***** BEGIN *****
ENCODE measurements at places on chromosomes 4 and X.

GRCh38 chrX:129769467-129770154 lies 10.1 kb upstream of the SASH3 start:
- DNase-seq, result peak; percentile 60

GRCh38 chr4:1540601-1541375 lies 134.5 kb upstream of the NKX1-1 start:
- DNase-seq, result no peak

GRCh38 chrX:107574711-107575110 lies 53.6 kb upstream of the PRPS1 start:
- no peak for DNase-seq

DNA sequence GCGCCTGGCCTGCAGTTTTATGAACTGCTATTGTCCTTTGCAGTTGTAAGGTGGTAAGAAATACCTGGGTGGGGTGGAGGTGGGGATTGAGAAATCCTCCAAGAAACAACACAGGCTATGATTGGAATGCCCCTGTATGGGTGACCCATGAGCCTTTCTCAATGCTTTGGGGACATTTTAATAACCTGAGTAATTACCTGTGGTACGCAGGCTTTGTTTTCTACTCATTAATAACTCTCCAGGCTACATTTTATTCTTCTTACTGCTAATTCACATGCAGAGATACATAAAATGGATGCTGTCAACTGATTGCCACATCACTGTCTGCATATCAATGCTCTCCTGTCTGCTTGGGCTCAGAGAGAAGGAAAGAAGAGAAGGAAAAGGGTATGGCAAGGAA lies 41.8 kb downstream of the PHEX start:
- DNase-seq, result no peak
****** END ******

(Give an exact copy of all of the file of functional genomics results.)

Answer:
ENCODE measurements at places on chromosomes 4 and X.

GRCh38 chrX:129769467-129770154 lies 10.1 kb upstream of the SASH3 start:
- DNase-seq, result peak; percentile 60

GRCh38 chr4:1540601-1541375 lies 134.5 kb upstream of the NKX1-1 start:
- DNase-seq, result no peak

GRCh38 chrX:107574711-107575110 lies 53.6 kb upstream of the PRPS1 start:
- no peak for DNase-seq

DNA sequence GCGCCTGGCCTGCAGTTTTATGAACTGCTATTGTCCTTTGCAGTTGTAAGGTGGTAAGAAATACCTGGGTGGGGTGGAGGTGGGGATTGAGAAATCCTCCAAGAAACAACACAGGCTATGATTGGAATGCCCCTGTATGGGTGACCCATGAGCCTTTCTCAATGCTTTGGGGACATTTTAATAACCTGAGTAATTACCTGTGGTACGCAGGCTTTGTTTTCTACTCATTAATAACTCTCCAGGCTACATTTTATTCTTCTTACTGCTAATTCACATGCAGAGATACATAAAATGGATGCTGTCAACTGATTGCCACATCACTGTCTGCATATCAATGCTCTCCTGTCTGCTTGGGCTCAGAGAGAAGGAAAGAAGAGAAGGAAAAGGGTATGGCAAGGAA lies 41.8 kb downstream of the PHEX start:
- DNase-seq, result no peak